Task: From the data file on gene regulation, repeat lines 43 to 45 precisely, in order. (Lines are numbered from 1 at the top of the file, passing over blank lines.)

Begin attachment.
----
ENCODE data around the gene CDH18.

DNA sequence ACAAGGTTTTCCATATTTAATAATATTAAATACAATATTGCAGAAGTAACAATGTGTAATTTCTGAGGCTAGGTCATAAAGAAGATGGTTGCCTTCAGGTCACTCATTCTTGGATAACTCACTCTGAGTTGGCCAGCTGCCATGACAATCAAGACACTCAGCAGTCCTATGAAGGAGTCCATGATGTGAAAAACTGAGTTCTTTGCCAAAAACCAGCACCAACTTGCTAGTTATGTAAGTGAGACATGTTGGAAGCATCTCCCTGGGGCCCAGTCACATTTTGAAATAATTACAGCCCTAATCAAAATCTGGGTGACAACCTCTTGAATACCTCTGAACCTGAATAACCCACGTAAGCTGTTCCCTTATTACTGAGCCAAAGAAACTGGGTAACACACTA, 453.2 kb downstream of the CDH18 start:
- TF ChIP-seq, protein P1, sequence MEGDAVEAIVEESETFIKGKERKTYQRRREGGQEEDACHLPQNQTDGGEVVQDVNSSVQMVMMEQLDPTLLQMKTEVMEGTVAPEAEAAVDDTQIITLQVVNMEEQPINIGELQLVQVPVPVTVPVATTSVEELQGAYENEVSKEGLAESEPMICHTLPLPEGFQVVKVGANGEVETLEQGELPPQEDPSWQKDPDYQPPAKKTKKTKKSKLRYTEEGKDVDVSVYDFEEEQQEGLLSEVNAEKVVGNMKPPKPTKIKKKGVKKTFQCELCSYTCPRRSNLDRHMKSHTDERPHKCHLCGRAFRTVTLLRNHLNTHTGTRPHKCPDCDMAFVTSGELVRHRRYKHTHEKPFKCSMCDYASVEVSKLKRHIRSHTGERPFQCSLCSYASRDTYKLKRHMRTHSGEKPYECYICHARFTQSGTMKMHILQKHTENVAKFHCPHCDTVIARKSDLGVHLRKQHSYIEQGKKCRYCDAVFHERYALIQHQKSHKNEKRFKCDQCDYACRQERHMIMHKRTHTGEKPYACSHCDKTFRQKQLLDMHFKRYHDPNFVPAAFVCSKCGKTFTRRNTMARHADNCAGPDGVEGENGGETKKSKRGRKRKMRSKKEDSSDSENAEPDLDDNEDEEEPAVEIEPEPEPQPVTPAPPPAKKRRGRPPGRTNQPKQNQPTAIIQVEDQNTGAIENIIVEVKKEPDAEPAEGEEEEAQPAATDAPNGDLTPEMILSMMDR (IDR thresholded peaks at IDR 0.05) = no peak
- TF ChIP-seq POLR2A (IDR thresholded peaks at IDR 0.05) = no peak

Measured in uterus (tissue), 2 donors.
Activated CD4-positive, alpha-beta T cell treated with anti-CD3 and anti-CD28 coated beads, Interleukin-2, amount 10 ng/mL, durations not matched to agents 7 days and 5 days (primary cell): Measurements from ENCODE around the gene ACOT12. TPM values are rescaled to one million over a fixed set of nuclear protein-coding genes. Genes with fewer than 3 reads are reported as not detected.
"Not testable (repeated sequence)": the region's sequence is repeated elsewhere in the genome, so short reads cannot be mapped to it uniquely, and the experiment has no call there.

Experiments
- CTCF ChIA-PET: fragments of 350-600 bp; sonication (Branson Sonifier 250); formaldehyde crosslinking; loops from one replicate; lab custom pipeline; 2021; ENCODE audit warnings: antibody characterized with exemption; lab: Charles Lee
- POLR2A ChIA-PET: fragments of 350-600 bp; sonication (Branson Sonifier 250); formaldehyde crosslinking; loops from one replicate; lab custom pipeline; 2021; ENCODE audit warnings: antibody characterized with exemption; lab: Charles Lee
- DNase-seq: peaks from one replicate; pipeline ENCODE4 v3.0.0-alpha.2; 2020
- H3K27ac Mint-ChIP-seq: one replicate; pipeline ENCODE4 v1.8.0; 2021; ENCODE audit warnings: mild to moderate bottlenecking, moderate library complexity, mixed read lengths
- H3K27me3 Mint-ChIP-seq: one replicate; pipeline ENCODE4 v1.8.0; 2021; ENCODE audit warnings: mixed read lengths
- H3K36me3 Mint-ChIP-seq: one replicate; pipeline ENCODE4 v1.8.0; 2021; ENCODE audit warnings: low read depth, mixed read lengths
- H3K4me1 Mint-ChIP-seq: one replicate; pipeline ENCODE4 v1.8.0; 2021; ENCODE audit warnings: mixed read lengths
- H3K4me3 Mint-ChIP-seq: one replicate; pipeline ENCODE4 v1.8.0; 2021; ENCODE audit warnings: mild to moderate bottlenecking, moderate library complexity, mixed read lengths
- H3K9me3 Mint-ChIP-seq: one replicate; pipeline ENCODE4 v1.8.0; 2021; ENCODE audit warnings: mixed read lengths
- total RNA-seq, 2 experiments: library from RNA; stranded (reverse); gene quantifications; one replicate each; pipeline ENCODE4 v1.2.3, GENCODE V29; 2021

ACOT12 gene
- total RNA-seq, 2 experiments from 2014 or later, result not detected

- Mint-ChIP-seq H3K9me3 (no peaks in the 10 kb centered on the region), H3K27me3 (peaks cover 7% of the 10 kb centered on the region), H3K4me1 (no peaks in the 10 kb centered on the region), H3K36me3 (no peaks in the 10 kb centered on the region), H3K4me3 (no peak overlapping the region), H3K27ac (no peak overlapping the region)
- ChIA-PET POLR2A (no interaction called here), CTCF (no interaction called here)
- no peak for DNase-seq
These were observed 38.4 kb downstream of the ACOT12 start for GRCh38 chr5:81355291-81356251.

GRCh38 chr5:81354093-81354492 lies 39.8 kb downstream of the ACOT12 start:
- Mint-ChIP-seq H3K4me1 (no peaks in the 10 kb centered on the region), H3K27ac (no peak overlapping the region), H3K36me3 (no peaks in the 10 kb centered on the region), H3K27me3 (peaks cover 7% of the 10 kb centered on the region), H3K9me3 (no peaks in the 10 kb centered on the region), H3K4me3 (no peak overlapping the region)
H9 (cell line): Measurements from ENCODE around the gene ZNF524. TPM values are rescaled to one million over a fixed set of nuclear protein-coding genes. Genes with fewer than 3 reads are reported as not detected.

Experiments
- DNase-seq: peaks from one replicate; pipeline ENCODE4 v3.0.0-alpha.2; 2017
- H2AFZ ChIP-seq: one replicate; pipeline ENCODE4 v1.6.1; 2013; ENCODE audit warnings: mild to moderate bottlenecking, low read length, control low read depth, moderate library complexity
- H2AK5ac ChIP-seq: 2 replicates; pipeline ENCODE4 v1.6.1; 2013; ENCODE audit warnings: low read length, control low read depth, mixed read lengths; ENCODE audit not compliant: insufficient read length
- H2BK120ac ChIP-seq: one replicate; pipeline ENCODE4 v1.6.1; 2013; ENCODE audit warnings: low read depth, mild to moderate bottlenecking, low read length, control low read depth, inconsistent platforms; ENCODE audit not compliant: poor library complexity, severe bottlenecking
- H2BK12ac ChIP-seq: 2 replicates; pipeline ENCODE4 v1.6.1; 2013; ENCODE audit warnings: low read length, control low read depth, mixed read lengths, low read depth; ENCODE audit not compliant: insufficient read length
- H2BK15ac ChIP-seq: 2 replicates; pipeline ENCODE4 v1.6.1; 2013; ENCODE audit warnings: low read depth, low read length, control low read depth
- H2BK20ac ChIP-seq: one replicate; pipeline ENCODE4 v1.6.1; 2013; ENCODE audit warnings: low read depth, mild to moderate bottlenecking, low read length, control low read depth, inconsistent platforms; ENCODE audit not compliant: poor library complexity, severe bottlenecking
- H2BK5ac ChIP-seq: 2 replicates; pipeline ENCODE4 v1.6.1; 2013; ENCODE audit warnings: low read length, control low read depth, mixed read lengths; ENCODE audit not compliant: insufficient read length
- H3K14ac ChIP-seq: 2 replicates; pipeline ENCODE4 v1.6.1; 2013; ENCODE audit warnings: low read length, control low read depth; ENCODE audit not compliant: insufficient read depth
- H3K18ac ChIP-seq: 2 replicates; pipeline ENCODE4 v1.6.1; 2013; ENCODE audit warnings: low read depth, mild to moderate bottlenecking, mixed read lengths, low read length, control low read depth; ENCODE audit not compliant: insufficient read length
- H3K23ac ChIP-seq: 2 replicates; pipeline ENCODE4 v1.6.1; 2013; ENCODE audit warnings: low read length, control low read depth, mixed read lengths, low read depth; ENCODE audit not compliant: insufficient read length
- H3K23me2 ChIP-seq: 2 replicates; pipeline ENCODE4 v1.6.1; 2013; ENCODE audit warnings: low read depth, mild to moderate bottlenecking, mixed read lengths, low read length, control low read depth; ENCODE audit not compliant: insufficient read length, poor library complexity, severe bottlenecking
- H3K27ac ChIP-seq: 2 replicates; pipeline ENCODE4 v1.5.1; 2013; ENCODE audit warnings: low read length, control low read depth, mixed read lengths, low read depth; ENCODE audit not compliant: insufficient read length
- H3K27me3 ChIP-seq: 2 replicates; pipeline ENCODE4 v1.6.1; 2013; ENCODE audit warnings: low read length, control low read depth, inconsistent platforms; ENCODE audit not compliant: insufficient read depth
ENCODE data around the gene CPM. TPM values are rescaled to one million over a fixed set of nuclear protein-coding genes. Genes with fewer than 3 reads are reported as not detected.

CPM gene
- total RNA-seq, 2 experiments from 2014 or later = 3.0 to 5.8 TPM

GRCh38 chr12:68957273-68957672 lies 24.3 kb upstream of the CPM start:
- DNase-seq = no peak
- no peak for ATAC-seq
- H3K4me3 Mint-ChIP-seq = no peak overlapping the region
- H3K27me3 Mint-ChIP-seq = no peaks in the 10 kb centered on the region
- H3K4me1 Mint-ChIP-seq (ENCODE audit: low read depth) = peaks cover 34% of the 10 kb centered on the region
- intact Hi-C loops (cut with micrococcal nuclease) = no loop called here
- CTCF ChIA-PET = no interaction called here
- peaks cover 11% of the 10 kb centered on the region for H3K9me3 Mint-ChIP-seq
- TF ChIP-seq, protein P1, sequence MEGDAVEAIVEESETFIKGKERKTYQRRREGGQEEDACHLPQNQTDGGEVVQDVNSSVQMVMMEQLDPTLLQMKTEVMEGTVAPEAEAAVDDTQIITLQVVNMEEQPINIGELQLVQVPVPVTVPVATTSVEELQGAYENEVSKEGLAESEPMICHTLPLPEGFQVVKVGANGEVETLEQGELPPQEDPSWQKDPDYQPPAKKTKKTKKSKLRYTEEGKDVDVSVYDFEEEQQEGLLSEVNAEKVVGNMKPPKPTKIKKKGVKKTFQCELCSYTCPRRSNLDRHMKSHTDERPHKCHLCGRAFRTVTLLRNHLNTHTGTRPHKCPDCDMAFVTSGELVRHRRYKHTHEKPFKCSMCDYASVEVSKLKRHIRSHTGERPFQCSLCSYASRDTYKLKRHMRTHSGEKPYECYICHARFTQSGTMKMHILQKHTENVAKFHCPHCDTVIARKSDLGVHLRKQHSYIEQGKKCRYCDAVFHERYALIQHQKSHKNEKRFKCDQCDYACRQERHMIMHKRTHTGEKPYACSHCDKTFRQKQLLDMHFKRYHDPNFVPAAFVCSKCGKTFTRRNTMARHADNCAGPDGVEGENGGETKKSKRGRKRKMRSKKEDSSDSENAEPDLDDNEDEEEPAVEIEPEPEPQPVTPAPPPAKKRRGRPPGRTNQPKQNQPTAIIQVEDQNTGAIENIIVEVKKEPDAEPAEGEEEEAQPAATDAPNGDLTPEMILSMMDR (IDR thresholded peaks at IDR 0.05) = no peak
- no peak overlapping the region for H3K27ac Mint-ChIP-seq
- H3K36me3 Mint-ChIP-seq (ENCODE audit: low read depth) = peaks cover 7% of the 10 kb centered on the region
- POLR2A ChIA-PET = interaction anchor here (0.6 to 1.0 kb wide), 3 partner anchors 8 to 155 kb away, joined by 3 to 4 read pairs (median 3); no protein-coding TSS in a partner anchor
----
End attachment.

ENCODE data around the gene CPM. TPM values are rescaled to one million over a fixed set of nuclear protein-coding genes. Genes with fewer than 3 reads are reported as not detected.

CPM gene
- total RNA-seq, 2 experiments from 2014 or later = 3.0 to 5.8 TPM